GTW talks to Janice Langley, Chair of the National Federation of Women’s Institutes, about recent and upcoming Centenary celebrations, popular group activities amongst WI members and why those interested should join the WI

janice_langley-0121Louise Haywood Shiefer

Who are the Women’s Institute? The WI is the largest voluntary women’s organization in the UK with around 212,000 members in England, Wales and the Islands.

What are the principles of the Women’s Institute? The WI plays a unique role in providing women with educational opportunities and the chance to build new skills, to take part in a wide variety of activities and to campaign on issues that really matter to them and their communities.

 

How did the Women’s Institute make itself known? The WI was formed in 1915 to revitalize rural communities and encourage women to become more involved in producing food during World War One and then again during World War Two. Since then, the aims of the organization have widen and developed, and the WI has campaigned on various issues from women’s health, HIV and AIDS, litter, breast cancer screening and many other issues.

 

How does the Women’s Institute keep up with the times? How does it plan to keep itself modern? Women’s lives have changed in many ways over the past 100 years, but the WI focuses on what really matters to women, their families and their communities, as well as encouraging them to learn new skills, make a real difference to their communities and make new friends. The WI provides an opportunity to choose what you want to do, not what you have to do and whatever you choose. The WI is a constant source of inspiration and friendship.

 

How long have you been a member of the Women’s Institute? I joined the WI in 1970.

Janice Langley initially joined the WI in 1970. ANDY LANE

Janice Langley initially joined the WI in 1970

What integral skills are needed to run a group as large as the Women’s Institute? All NFWI Trustees are WI members with years of experience of the organization, as well as their own personal life experiences. At every level of the WI, there are a range of important factors needed to be involved including – but not limited to – a love of the organization, a willingness to share skills and experiences, and the ability to be friendly and welcoming.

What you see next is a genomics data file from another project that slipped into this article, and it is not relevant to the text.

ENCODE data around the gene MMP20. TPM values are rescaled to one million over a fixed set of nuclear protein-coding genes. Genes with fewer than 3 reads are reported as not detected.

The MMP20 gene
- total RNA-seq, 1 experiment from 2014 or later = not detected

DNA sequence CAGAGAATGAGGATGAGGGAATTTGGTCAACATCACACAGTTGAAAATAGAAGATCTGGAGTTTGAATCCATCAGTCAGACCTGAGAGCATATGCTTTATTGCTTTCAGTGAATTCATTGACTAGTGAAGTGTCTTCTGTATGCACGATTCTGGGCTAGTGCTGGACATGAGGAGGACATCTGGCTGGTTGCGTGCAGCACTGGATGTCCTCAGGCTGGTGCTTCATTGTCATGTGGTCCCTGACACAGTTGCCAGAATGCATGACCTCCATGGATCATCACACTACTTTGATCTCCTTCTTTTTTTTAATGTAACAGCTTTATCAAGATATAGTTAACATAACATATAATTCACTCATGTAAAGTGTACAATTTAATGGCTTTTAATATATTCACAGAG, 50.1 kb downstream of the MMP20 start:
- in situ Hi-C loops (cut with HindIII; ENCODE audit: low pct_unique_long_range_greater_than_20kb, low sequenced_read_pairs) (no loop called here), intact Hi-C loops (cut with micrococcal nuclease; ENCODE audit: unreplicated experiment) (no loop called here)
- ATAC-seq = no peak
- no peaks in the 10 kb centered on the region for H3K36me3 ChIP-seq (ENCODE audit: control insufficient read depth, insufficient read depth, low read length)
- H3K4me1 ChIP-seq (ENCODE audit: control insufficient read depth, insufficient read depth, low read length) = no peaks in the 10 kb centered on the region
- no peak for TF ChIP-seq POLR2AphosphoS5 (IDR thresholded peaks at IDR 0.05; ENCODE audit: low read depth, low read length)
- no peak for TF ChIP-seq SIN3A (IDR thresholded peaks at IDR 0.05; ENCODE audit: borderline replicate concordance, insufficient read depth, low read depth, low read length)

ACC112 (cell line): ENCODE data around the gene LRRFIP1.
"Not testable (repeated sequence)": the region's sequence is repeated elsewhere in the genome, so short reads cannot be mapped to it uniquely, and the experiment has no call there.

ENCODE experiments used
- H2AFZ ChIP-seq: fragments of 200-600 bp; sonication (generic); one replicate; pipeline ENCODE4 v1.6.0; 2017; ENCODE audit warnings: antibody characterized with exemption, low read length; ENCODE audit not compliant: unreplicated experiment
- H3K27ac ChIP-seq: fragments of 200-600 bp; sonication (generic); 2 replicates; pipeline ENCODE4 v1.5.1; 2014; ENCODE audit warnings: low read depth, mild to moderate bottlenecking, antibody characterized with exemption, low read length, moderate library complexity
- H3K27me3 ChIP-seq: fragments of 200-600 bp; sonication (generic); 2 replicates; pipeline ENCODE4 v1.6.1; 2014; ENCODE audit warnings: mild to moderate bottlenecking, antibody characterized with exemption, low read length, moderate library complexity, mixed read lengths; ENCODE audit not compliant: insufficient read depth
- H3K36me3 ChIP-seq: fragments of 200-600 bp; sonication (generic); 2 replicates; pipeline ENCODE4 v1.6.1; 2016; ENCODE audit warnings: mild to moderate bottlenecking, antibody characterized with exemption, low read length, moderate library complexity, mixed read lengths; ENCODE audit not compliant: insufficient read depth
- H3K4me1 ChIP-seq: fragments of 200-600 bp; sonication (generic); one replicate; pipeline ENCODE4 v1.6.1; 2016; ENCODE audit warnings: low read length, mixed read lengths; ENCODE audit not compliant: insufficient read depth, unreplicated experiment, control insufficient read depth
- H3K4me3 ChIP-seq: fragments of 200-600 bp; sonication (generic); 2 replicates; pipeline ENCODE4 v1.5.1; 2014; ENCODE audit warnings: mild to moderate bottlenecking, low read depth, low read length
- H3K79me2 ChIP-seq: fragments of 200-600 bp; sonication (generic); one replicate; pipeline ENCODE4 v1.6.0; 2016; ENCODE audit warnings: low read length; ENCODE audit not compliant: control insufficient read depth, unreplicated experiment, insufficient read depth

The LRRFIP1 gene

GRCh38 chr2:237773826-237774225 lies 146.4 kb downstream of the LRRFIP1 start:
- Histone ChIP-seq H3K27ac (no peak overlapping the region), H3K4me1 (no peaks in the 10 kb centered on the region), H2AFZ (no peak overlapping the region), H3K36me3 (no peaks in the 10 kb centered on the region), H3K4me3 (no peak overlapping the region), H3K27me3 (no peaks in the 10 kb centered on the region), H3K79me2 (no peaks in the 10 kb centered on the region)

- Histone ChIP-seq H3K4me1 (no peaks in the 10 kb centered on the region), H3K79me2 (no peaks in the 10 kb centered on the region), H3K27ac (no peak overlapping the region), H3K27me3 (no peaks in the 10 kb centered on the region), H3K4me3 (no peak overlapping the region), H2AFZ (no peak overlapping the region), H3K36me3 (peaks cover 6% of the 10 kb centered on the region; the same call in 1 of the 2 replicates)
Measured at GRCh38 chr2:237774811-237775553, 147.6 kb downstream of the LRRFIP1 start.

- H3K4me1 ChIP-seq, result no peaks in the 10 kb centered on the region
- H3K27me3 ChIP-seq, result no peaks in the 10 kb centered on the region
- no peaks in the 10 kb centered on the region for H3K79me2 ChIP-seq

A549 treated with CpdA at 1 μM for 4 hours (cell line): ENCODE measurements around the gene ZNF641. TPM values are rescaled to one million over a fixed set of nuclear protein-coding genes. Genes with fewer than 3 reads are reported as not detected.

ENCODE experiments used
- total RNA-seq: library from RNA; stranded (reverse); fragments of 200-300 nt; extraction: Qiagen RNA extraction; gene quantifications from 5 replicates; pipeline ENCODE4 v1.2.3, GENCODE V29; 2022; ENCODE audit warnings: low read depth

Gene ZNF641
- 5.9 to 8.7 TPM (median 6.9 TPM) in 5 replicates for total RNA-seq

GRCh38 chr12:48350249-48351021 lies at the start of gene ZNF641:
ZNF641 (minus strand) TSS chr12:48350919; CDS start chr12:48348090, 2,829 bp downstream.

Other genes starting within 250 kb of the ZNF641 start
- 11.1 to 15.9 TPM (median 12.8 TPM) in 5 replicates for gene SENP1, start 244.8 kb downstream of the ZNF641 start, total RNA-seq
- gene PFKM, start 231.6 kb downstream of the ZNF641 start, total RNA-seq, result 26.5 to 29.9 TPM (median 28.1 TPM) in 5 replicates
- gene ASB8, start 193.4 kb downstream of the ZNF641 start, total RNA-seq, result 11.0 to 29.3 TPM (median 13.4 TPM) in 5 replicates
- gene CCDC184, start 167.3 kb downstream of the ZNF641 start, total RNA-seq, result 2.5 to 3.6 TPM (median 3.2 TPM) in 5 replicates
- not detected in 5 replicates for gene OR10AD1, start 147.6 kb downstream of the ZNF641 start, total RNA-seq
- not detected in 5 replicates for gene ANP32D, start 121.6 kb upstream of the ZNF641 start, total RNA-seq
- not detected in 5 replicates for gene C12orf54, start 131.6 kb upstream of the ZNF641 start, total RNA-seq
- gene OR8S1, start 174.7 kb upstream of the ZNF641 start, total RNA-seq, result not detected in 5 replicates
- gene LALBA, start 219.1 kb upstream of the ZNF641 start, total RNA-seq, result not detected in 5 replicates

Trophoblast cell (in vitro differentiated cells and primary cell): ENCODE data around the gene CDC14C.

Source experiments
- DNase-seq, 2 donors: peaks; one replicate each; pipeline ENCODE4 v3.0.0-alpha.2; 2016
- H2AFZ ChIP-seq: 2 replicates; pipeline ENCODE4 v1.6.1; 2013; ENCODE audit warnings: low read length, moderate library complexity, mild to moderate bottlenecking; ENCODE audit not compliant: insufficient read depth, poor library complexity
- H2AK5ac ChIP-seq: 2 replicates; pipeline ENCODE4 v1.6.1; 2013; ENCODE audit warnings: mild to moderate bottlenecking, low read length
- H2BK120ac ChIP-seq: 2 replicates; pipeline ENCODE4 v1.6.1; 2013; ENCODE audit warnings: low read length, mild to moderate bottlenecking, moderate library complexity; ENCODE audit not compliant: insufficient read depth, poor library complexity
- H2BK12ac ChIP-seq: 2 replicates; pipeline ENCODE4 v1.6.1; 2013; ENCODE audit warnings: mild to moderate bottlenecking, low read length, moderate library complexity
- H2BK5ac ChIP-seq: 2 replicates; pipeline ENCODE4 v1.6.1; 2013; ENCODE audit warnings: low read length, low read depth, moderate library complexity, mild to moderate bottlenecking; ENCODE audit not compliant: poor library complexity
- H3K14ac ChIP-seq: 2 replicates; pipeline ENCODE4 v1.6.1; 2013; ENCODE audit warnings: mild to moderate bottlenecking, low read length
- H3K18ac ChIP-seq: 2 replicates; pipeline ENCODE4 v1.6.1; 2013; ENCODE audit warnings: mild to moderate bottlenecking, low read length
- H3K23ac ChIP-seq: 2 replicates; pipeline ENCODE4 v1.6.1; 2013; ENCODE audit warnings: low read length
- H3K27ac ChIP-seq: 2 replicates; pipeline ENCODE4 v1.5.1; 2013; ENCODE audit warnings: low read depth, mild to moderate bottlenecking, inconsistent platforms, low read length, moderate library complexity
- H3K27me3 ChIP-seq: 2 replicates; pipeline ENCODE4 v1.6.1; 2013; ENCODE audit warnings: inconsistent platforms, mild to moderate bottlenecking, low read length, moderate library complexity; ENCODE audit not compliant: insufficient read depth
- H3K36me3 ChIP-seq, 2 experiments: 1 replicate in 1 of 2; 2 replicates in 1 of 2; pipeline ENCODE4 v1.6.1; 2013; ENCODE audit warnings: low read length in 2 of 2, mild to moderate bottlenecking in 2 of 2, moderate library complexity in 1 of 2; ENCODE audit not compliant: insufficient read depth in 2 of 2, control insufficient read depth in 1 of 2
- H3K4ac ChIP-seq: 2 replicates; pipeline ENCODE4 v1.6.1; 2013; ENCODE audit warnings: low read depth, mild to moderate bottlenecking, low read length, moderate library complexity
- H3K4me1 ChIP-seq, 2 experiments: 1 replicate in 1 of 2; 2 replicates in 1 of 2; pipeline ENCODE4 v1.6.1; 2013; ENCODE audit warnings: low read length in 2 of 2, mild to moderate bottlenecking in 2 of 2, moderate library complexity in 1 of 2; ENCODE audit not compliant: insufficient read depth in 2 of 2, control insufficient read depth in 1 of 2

What challenges do you face as Chair of such a large organization? How do you plan to overcome them? My biggest challenge is trying to make sure that new members and long standing members have their expectations of the WI fulfilled.

All WIs are different, no two are the same, and one of our current priorities is developing more ways in which trustees can have more personal contact with members to be able to show everyone what the WI can offer.

 

How do you maintain a sense of inclusion amongst the many institutes spread across the UK? Every member receives eight copies of membership magazine WI Life eight times a year from the NFWI full of news and features from across the organization. Members can also share news and find out more through the NFWI online newsletter, the WI website and all of the WI social media channels.

Each of the 69 federations have their own newsletters and digital communications for more local and regional news. The staff teams in London and at Denman are always on hand if any members have any queries or need some help.

 

What is the best thing about being part of a group like the Women’s Institute? The friendships formed, meeting people from very varied and differing backgrounds, learning new skills and not being afraid to try something new and different with friends.